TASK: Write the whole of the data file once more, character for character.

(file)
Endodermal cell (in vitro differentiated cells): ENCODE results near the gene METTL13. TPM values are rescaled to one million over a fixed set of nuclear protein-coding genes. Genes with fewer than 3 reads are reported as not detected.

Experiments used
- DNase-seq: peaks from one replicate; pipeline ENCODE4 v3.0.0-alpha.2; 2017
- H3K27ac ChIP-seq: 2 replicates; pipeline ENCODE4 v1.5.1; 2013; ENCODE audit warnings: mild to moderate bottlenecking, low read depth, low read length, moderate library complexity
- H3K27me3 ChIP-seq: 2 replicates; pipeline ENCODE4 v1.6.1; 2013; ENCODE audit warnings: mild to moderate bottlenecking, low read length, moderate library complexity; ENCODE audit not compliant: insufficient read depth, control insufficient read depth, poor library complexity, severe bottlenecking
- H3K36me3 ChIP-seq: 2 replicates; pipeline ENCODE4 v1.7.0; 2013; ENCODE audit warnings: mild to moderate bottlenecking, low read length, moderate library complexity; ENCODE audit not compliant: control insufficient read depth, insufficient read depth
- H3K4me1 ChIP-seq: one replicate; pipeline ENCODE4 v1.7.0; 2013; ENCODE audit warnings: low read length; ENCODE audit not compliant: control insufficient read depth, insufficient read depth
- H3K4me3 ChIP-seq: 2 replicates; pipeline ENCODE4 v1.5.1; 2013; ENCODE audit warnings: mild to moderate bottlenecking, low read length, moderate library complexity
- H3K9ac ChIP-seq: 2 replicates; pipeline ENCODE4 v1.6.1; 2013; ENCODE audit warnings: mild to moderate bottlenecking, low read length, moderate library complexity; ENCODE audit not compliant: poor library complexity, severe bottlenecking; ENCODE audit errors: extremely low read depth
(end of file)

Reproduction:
Endodermal cell (in vitro differentiated cells): ENCODE results near the gene METTL13. TPM values are rescaled to one million over a fixed set of nuclear protein-coding genes. Genes with fewer than 3 reads are reported as not detected.

Experiments used
- DNase-seq: peaks from one replicate; pipeline ENCODE4 v3.0.0-alpha.2; 2017
- H3K27ac ChIP-seq: 2 replicates; pipeline ENCODE4 v1.5.1; 2013; ENCODE audit warnings: mild to moderate bottlenecking, low read depth, low read length, moderate library complexity
- H3K27me3 ChIP-seq: 2 replicates; pipeline ENCODE4 v1.6.1; 2013; ENCODE audit warnings: mild to moderate bottlenecking, low read length, moderate library complexity; ENCODE audit not compliant: insufficient read depth, control insufficient read depth, poor library complexity, severe bottlenecking
- H3K36me3 ChIP-seq: 2 replicates; pipeline ENCODE4 v1.7.0; 2013; ENCODE audit warnings: mild to moderate bottlenecking, low read length, moderate library complexity; ENCODE audit not compliant: control insufficient read depth, insufficient read depth
- H3K4me1 ChIP-seq: one replicate; pipeline ENCODE4 v1.7.0; 2013; ENCODE audit warnings: low read length; ENCODE audit not compliant: control insufficient read depth, insufficient read depth
- H3K4me3 ChIP-seq: 2 replicates; pipeline ENCODE4 v1.5.1; 2013; ENCODE audit warnings: mild to moderate bottlenecking, low read length, moderate library complexity
- H3K9ac ChIP-seq: 2 replicates; pipeline ENCODE4 v1.6.1; 2013; ENCODE audit warnings: mild to moderate bottlenecking, low read length, moderate library complexity; ENCODE audit not compliant: poor library complexity, severe bottlenecking; ENCODE audit errors: extremely low read depth